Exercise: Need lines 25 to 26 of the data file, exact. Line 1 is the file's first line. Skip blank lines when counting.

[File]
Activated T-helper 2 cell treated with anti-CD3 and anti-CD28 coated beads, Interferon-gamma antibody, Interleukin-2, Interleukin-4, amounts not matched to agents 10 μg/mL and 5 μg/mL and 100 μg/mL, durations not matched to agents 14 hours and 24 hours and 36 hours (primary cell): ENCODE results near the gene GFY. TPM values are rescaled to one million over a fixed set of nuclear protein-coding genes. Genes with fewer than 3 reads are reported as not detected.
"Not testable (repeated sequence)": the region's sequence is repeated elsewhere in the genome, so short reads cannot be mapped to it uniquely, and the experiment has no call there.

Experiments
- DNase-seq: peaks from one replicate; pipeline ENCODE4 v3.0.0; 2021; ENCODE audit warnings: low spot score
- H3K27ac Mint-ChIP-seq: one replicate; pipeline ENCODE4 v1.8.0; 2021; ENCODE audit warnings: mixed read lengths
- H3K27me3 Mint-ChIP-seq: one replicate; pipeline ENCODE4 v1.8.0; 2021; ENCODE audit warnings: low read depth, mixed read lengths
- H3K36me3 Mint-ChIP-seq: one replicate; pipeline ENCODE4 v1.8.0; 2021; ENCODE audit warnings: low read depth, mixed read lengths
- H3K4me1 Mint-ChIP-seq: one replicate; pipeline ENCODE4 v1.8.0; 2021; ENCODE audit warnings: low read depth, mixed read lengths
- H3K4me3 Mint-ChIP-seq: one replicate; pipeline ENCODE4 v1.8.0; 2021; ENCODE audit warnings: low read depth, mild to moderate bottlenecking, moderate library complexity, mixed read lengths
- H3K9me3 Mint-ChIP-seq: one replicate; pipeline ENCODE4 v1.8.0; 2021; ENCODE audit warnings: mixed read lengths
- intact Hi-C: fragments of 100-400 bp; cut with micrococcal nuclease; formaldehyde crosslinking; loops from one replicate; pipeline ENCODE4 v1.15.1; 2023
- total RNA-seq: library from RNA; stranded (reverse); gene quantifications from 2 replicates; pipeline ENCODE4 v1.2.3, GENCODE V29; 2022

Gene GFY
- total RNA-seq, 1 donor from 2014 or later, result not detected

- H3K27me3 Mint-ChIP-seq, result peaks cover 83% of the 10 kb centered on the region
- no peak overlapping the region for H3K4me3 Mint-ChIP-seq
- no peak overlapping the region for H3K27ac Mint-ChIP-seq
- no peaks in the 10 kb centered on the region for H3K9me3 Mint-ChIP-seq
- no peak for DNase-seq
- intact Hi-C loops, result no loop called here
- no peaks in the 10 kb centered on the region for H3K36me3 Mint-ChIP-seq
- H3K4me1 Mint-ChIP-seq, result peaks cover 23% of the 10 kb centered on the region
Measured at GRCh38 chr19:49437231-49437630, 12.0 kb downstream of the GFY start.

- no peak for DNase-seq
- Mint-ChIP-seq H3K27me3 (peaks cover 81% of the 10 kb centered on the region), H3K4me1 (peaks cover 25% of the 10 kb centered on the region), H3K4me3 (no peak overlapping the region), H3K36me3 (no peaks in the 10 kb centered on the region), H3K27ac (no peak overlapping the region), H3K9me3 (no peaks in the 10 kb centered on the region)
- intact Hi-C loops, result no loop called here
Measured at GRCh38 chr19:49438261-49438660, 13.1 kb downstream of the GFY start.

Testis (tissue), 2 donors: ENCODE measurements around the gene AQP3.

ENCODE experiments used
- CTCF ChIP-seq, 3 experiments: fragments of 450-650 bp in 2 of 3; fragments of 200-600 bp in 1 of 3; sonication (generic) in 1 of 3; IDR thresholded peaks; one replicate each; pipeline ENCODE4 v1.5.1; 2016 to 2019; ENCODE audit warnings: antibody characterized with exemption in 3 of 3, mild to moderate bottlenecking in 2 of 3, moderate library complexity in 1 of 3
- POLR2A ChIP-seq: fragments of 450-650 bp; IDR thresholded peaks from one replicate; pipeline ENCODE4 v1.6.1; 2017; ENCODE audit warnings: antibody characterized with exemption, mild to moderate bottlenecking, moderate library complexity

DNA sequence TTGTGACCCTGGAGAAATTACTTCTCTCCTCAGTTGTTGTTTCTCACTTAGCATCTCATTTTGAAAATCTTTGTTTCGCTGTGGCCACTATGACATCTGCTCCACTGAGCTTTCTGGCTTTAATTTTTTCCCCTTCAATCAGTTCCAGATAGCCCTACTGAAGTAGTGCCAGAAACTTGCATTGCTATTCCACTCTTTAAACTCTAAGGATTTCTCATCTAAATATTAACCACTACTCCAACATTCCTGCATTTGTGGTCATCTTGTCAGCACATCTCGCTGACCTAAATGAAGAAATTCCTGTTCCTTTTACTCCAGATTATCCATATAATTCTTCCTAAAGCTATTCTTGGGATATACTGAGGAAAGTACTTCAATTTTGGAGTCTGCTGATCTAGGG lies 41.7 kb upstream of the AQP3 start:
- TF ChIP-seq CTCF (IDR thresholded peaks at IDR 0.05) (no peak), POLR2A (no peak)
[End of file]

- Mint-ChIP-seq H3K27me3 (peaks cover 81% of the 10 kb centered on the region), H3K4me1 (peaks cover 25% of the 10 kb centered on the region), H3K4me3 (no peak overlapping the region), H3K36me3 (no peaks in the 10 kb centered on the region), H3K27ac (no peak overlapping the region), H3K9me3 (no peaks in the 10 kb centered on the region)
- intact Hi-C loops, result no loop called here